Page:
It was interesting! It was definitely an experience! Being on the road, touring, as a 16 year old girl . . . it’s crazy. You gotta be super safe. The band I toured with, Valadares, took every precaution they could to make sure I was completely protected at every moment. It was amazing though, I felt independent. I was out in the world, doing what I love to do. Playing shows with a super talented band! I was honored to be invited to go on tour with them, probably the best decision I have made so far.

6) Any fun road stories?

Getting to know the band itself was super fun! It was a struggle at points, but after spending countless days stuck in a van with seven people, you learn to make light of situations. And those moments are what make a band. The fights, the make ups. The laughter and the tears. My favorite moments were the moments of laughter, at God knows what. Anything and everything. It was a good time.

7) What is your goal moving forward?

To make rock/punk/metal popular again. Top hits these days are mostly all pop, which to me is disappointing. I want to be a part of something that is changing that. That gives people a type of music they haven’t heard before, that they like, that makes them crave more.

8 ) How do you set yourself apart?

I’m just me! I am Savanna and I play the bass. I don’t let anyone change who I am, on or off stage. I’m not gonna do something because someone else likes it or thinks it’s cool, I’m gonna do it because I want to. Some may think it’s lame that I’m not gonna drink or smoke or any of that nonsense at 16. I’m gonna enjoy my life as a young woman for as long as possible. I just wanna play, share the music, and rock out. I have been dedicated to this for what seems like my whole life. I have the blisters, callouses and countless hours keeping the neighbors up to prove that!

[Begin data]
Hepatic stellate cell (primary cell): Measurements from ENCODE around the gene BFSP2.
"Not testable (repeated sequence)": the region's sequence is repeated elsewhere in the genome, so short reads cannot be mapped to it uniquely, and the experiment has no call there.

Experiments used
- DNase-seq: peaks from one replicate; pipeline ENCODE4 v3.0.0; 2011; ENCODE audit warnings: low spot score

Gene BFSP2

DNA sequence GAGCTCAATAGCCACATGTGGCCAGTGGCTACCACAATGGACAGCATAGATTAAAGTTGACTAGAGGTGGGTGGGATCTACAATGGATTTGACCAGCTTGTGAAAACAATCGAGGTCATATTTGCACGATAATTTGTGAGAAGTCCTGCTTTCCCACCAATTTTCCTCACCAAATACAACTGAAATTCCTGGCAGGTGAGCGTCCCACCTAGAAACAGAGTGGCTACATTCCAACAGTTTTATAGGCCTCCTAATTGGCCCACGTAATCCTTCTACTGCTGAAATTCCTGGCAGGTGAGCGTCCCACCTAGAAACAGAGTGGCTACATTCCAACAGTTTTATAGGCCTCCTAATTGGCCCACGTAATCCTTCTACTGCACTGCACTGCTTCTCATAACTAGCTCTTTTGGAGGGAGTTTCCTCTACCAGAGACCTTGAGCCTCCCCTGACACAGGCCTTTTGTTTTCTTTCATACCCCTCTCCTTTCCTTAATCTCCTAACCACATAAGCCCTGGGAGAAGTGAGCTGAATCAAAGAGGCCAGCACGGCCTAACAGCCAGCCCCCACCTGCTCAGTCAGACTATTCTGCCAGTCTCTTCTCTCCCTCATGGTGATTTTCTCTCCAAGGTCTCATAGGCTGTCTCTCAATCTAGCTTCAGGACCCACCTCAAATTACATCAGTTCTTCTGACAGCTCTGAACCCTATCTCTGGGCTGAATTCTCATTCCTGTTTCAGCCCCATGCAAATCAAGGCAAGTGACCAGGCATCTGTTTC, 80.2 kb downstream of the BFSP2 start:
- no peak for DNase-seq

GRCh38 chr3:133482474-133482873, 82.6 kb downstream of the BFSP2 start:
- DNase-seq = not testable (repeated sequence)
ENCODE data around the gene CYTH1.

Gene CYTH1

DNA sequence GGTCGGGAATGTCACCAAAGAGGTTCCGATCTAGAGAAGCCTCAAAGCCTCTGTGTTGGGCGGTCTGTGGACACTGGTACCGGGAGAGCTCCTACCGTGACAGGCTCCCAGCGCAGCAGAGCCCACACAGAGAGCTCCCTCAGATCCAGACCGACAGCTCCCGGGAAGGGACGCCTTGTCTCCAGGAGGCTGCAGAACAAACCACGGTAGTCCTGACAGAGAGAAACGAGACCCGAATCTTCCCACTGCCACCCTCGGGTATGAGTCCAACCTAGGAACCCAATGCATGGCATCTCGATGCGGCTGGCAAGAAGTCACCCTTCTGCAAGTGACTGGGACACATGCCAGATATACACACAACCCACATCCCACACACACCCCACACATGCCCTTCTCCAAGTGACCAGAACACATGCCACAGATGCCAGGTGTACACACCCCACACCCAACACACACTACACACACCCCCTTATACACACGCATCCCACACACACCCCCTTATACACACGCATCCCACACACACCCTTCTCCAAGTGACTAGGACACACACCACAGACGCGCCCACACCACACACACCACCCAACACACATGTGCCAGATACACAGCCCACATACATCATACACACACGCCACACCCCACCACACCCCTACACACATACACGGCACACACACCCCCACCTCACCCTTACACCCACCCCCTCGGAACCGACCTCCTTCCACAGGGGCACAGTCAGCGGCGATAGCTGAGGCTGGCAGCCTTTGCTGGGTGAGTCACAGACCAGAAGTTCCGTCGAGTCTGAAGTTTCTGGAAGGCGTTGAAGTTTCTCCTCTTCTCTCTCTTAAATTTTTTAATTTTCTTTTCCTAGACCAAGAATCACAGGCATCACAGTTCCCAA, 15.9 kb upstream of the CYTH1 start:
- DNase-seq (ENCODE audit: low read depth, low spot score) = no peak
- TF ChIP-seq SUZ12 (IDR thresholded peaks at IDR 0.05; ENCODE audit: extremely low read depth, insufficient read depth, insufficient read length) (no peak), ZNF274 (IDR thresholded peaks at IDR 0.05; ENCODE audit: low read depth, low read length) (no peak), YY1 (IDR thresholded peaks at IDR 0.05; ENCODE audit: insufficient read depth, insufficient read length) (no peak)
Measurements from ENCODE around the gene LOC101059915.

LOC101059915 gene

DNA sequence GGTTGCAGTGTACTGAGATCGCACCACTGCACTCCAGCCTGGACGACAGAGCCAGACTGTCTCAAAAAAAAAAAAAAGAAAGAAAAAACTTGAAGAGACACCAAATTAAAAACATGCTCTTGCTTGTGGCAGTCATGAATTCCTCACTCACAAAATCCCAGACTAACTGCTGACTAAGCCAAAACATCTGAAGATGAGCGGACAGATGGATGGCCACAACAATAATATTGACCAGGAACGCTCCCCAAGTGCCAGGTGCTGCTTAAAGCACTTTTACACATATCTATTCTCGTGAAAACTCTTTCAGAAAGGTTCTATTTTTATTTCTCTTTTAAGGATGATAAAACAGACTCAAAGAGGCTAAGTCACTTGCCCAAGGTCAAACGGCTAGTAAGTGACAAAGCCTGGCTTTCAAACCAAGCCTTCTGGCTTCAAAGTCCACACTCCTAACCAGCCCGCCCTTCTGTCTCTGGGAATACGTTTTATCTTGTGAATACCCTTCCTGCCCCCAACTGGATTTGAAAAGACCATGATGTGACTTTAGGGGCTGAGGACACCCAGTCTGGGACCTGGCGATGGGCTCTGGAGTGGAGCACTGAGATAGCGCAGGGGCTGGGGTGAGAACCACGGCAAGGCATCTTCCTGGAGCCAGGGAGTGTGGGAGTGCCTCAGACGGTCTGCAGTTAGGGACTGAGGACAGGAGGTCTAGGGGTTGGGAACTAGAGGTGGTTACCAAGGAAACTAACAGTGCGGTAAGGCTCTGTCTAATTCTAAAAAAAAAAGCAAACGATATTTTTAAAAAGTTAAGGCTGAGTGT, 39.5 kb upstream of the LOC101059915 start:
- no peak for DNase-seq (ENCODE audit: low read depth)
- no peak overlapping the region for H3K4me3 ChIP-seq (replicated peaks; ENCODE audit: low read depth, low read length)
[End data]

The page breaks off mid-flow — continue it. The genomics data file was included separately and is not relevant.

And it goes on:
9) What’s been your favorite place to play?

Every venue! I just love getting a chance to play! I’ve been super fortunate to get the privilege of playing the places and meeting the people I have! I love meeting the people who work at the venues. Sound crew and owners, stage guys etc.; they almost always have good hearts, they’re all bonded by one common interest, music. The security guards are some of the nicest guys ever! I love talking to them and thanking them and just joking around. Making those “tough guys” smile is always a goal. Ultimately I respect them all, at every venue, because they are the ones working their butts off to help us and protect us. The people working the venues, make the venues what they are.

10) What do you have coming up?

Valadares has officially asked me to join the band, so that is super exciting ! I’ve had a blast playing with them and am incredibly grateful that we found each other! I look forward to seeing what we will do next. I’m also stoked to be working with the amazing Caspian Coberly in his band W16! There may be some youtube collaborations in the future too. I’m open for whatever the universe has to offer.